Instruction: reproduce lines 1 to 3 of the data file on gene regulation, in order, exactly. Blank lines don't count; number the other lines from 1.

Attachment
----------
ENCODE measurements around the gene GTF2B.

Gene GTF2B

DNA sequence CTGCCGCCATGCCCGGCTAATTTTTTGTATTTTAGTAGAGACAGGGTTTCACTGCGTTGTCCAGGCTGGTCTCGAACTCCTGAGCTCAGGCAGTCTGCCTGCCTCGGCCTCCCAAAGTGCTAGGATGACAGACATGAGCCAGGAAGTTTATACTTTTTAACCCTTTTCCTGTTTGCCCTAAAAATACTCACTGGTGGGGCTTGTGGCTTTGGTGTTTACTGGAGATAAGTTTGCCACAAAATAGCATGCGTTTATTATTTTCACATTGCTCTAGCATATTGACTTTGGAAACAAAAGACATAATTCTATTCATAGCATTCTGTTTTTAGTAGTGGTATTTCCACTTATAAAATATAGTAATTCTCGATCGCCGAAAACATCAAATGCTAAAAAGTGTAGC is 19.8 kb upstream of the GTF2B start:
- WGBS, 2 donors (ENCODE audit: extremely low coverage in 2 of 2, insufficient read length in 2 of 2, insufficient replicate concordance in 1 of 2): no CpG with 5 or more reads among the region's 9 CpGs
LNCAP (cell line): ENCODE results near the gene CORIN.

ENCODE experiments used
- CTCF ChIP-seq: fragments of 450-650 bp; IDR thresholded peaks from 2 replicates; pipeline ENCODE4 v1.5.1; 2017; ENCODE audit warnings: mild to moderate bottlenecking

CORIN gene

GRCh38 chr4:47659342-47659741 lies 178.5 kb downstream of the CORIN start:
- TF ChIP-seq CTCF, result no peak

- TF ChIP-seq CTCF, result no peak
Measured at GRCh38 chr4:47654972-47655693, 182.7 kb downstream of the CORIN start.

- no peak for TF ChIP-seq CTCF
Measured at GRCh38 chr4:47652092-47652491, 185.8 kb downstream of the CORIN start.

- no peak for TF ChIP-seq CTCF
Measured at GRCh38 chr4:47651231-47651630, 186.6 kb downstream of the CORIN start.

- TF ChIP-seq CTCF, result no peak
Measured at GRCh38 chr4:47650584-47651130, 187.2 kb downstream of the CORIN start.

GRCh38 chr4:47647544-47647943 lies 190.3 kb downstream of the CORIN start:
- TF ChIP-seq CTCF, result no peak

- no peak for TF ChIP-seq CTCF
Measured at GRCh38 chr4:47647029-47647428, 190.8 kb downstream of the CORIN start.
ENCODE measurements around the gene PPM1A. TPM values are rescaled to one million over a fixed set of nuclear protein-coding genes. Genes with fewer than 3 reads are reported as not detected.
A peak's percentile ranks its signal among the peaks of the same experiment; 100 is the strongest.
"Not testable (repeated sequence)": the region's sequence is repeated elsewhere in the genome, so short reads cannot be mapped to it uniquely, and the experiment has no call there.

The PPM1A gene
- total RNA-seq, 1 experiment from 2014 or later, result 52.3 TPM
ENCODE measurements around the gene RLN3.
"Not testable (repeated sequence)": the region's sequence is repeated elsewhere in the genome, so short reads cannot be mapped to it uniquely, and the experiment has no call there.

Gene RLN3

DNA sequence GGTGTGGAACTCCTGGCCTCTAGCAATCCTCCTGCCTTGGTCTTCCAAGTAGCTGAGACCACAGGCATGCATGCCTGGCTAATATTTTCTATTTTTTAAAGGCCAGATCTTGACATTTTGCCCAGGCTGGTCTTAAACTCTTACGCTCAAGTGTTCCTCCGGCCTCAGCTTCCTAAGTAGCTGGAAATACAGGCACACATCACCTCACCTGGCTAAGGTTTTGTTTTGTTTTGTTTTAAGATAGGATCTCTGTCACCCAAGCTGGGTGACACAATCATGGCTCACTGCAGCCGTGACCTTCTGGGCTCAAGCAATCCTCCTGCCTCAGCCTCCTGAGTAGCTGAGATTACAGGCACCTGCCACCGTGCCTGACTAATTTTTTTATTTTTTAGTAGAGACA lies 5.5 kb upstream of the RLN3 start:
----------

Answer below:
ENCODE measurements around the gene GTF2B.

Gene GTF2B

DNA sequence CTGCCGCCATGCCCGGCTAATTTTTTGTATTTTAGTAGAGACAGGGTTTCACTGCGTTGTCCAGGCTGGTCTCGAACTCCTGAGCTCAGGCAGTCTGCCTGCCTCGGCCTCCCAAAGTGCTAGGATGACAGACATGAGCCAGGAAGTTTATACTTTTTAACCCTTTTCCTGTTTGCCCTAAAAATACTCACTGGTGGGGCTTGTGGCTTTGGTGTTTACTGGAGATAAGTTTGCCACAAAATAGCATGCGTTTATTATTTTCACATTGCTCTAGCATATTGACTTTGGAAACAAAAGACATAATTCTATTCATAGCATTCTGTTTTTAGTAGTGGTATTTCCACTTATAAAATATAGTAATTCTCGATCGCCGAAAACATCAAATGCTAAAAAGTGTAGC is 19.8 kb upstream of the GTF2B start: